The Music Tree

When people say “music from Pernambuco”, it usually means music that is made in Pernambuco or by artists from there. I discovered another type recently, which is music made using a resource that is traditionally Pernambucan.

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“All violin bows are made from the wood of just one type of tree, the Pernambuco Tree. It’s also called the Brazil wood tree and it’s found in the Brazilian rain forest. Over the centuries wood has been highly sought after as a dye, in furniture making and later by bow makers. So the exploitation of the Brazil tree is nothing new. More recently the wood has faced a new threat as vast swathes of the rain forest have been demolished for soya plantations. Documentary maker Otavio Juliano went to explore the dark depths of the Brazilian Amazon to find out more about this imperiled wood. But was he even able to find some?” [1]

Listen to the director talk about the film here.
Listen to German bow-maker Klaus Grünke talk about brazilwood here.


“On IBAMA’s official site, brazilwood is listed as a flora species that’s at risk of extinction. Found only in the Brazilian forests, brazilwood became vital to the sound of violins and other string instruments since the times of Mozart. The music of Beethoven, Brahms, Schubert and their musical heirs can’t be played well without the modern bow, but the high-quality bows can only be made from brazilwood.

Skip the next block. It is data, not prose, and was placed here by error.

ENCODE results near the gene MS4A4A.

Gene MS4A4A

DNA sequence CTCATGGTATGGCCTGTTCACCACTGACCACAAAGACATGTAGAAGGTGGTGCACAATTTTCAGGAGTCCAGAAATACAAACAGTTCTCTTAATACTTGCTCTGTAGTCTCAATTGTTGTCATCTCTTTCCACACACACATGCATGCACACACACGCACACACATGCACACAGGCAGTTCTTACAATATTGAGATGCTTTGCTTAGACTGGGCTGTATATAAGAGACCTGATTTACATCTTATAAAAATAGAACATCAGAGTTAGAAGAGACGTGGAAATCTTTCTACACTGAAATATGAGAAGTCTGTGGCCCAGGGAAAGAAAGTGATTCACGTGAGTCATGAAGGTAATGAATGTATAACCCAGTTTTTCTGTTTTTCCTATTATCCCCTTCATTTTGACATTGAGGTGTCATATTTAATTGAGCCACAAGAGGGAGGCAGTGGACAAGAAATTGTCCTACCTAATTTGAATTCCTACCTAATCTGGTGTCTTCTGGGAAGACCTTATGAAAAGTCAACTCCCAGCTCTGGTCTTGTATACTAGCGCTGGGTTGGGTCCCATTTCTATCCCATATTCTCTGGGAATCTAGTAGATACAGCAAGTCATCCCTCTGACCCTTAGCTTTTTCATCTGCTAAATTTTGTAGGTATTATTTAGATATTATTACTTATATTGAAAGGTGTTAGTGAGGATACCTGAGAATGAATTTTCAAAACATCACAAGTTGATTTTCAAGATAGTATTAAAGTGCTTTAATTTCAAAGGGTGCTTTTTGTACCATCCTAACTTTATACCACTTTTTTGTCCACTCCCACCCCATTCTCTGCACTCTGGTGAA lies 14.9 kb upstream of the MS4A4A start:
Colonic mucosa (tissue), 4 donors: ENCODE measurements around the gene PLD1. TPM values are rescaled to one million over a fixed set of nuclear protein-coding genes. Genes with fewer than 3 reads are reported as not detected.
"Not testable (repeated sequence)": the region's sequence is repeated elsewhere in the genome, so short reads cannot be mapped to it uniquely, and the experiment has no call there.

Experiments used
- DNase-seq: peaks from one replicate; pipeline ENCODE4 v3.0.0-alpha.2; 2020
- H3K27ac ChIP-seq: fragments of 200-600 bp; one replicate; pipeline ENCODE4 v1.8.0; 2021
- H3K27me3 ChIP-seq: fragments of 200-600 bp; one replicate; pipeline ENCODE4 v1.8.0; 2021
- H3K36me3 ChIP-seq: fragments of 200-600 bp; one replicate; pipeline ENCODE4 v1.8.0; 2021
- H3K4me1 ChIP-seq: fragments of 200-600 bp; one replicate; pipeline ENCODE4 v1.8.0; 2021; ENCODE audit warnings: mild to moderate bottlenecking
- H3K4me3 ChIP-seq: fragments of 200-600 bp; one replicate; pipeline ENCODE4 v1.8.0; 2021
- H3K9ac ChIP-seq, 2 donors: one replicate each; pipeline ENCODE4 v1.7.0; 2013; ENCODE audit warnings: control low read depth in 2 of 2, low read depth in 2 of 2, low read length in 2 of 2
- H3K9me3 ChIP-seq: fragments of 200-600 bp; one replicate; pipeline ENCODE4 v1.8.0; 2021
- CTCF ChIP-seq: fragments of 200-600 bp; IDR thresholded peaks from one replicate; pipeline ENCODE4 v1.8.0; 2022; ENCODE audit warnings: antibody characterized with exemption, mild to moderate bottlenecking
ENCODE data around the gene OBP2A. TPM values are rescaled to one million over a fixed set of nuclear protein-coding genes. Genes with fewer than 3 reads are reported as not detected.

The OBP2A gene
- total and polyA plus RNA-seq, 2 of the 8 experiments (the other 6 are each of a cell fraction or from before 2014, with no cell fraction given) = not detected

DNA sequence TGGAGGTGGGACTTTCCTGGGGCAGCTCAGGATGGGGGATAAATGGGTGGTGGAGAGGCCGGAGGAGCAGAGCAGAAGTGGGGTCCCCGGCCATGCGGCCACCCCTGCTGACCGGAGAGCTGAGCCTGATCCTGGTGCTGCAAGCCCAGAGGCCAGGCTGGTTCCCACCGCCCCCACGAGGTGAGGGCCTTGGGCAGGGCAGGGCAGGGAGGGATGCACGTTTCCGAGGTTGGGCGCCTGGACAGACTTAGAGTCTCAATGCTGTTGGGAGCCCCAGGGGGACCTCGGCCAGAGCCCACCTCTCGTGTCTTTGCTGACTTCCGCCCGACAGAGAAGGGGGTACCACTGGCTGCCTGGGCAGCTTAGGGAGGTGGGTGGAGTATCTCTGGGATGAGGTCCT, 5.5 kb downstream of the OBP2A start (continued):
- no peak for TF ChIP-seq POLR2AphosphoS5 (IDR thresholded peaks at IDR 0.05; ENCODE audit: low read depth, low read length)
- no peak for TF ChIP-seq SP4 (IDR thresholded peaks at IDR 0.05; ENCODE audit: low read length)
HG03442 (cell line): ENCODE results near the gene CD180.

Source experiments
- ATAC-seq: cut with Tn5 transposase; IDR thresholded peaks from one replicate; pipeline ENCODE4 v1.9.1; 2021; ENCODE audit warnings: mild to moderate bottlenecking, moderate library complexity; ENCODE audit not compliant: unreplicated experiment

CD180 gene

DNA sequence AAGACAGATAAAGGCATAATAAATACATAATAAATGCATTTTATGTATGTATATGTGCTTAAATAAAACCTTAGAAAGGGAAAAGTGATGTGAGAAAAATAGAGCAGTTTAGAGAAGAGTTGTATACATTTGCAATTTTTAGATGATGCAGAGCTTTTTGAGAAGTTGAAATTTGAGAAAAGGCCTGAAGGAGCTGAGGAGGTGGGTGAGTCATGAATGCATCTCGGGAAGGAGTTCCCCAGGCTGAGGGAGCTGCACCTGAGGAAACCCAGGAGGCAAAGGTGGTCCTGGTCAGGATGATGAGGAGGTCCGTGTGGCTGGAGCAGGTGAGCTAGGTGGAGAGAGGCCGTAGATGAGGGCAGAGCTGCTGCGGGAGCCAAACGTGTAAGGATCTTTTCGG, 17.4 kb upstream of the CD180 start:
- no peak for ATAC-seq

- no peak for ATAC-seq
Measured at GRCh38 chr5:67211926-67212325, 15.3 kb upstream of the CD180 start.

The combination of rigidity, flexibility, density, beauty and capability in maintaining the fixed curve are the properties that make brazilwood a quality material able to create exceptional sounds. For generations, the exact art of bow making has been passed down from master to apprentice and can be reaching its end without the necessary planning to preserve the wood from the brazilwood tree.

Since its introduction for the first time 250 years ago, bowmakers and musicians worldwide still haven’t been able to find a type of quality wood that compares to brazilwood, sometimes called Pernambuco wood.

From the Brazilian forests to the biggest concert halls of Europe, the documentary “The Music Tree” (A Árvore da Música) shows the importance of preserving nature through the narrow relationship between nature and music, and thereby culturally, historically and ecologically preserving the tree that gave Brazil its name.” [2]

If you’re interested in the documentary, the only place it’s available (for purchase) seems to be here.


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